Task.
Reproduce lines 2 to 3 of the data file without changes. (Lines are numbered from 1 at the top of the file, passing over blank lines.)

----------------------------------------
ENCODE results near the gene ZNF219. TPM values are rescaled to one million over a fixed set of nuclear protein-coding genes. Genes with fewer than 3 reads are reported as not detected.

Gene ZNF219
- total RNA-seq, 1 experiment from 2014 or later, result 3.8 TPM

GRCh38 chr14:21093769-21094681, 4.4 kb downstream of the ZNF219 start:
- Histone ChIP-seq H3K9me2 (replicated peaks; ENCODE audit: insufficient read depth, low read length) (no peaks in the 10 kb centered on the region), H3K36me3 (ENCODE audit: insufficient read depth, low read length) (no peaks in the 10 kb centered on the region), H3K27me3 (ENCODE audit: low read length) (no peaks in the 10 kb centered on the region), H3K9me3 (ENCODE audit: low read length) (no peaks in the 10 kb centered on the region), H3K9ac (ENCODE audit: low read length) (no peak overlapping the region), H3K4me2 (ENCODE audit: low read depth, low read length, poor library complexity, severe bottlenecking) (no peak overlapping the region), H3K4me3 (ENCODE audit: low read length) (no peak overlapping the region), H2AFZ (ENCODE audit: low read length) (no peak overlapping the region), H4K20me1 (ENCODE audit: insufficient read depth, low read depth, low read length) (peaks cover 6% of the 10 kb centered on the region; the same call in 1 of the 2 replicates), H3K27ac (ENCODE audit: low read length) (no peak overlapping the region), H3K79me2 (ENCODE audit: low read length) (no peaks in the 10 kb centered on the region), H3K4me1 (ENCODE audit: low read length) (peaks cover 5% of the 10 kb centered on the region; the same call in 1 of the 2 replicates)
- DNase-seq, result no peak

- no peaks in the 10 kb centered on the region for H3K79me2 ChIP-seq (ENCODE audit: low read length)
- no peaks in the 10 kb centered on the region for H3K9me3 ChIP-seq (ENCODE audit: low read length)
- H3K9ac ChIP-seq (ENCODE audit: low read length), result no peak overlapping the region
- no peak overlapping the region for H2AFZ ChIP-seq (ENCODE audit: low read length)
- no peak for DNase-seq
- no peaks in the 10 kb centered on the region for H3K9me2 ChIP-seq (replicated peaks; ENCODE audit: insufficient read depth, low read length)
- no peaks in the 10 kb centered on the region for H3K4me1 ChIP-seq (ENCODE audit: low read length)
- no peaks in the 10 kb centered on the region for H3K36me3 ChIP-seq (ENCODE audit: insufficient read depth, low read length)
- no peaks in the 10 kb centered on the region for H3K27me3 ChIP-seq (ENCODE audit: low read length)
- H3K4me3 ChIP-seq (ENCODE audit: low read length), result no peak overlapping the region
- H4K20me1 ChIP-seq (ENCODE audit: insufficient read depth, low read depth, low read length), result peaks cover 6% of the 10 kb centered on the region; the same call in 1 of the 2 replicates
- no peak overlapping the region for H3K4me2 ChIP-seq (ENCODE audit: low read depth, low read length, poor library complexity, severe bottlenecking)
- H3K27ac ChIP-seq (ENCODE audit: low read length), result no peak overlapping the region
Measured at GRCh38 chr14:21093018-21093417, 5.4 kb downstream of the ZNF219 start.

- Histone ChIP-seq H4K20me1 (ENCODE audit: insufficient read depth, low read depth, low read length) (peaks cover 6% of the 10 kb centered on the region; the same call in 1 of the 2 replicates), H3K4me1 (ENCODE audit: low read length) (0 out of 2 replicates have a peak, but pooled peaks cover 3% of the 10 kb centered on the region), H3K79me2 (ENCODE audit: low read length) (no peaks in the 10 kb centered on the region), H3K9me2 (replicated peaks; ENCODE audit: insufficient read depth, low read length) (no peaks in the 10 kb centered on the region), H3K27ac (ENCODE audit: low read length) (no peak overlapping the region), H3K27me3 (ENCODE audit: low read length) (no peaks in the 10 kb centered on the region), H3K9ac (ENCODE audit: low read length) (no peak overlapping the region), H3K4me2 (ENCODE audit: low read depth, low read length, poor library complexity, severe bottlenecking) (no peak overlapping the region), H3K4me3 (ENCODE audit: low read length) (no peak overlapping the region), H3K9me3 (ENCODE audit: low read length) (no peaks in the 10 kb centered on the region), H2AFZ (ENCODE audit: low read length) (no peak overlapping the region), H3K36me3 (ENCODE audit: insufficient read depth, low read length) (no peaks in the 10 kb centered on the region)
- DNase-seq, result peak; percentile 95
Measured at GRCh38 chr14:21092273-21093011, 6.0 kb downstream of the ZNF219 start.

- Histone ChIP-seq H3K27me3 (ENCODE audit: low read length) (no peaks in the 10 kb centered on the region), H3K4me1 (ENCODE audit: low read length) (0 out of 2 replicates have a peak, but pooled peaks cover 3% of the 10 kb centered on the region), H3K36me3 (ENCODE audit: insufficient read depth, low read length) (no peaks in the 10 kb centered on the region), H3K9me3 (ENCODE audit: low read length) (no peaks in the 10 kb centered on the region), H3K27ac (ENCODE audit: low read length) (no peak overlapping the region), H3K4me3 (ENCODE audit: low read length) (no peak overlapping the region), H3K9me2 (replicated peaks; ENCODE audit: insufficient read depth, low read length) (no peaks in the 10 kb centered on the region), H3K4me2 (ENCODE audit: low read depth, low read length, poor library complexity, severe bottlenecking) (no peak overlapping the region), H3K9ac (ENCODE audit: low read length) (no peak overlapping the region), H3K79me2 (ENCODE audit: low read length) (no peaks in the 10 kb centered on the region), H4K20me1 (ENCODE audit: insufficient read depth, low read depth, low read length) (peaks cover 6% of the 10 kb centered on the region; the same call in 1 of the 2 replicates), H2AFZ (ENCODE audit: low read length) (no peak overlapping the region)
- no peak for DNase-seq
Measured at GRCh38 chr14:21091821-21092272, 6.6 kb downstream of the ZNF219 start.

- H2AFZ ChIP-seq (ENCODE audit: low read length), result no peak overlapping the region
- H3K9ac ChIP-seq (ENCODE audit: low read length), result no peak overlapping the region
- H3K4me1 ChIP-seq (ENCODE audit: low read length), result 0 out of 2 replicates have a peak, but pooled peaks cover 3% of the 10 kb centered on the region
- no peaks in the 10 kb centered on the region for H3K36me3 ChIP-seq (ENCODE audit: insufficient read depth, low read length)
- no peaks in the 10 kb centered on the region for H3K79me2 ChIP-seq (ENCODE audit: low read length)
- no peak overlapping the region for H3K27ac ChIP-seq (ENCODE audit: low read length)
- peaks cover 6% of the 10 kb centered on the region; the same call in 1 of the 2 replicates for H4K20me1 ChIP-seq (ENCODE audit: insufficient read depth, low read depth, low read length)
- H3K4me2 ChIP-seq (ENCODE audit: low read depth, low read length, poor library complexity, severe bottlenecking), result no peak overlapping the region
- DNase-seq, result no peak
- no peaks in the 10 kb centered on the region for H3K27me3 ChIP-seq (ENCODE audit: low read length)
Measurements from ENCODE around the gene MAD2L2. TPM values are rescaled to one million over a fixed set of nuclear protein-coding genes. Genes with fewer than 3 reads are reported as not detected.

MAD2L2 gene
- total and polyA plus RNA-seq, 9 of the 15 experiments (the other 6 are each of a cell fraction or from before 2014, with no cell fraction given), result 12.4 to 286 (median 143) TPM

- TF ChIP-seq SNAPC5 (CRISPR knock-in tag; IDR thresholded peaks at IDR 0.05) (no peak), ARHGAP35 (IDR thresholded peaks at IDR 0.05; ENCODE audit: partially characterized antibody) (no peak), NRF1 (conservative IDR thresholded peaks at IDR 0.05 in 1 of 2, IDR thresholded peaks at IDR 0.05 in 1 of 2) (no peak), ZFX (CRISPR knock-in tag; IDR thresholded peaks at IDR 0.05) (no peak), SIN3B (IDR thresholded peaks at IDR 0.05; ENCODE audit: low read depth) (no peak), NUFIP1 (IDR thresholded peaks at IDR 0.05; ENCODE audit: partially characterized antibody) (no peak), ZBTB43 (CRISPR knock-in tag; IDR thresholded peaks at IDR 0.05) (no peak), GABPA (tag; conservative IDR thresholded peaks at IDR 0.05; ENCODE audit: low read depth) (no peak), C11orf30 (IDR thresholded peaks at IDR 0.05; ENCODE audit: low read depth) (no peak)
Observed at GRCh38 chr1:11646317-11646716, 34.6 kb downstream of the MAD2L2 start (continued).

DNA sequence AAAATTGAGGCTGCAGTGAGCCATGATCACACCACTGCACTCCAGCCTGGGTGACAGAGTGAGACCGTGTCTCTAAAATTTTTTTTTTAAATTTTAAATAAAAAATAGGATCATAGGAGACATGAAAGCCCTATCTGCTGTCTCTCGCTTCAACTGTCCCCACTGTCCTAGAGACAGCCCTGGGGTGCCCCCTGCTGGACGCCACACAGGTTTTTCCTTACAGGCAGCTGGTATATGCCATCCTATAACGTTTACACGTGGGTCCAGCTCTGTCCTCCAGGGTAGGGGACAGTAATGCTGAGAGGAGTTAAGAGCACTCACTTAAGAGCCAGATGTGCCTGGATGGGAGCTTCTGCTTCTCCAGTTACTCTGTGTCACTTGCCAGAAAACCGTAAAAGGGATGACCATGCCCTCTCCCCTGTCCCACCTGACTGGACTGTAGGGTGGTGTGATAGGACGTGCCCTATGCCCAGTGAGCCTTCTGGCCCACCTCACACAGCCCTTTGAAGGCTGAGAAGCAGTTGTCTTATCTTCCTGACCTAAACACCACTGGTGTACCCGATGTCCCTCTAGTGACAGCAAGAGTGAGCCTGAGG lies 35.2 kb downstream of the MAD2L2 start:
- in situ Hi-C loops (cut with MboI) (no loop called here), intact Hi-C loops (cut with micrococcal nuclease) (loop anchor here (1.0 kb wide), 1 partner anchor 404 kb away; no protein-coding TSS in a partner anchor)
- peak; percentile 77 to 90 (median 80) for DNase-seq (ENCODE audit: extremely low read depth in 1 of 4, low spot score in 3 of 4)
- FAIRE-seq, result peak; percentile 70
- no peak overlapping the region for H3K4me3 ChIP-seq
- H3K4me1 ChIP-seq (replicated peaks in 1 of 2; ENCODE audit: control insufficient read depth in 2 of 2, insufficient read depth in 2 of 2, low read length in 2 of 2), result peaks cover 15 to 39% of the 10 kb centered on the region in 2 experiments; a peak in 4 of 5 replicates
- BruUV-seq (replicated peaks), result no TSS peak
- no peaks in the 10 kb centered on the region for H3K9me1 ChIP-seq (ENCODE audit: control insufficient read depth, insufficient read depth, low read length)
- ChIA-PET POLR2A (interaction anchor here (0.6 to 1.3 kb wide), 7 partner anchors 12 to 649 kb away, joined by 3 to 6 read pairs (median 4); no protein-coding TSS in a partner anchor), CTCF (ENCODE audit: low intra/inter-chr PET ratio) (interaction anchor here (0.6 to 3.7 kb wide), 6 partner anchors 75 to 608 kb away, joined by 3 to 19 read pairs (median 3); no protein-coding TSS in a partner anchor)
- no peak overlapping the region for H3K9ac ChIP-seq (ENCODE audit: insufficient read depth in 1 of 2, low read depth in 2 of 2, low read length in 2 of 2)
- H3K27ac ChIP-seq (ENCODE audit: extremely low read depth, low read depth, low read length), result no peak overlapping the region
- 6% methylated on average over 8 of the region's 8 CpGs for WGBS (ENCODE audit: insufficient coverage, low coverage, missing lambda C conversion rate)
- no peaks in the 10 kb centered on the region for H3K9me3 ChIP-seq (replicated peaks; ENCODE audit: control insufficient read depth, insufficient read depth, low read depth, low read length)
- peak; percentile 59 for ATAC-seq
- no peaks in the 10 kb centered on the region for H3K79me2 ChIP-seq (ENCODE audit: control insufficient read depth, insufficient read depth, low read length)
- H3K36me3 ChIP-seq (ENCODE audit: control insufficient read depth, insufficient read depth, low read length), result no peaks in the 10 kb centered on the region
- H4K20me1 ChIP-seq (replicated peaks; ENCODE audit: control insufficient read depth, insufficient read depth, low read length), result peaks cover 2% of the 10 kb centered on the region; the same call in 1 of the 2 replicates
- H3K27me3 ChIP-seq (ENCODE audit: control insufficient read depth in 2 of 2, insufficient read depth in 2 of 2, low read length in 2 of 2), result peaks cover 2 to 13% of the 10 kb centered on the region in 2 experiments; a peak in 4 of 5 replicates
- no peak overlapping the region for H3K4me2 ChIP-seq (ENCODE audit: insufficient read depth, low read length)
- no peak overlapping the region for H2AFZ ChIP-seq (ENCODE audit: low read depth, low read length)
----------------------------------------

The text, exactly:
Gene ZNF219
- total RNA-seq, 1 experiment from 2014 or later, result 3.8 TPM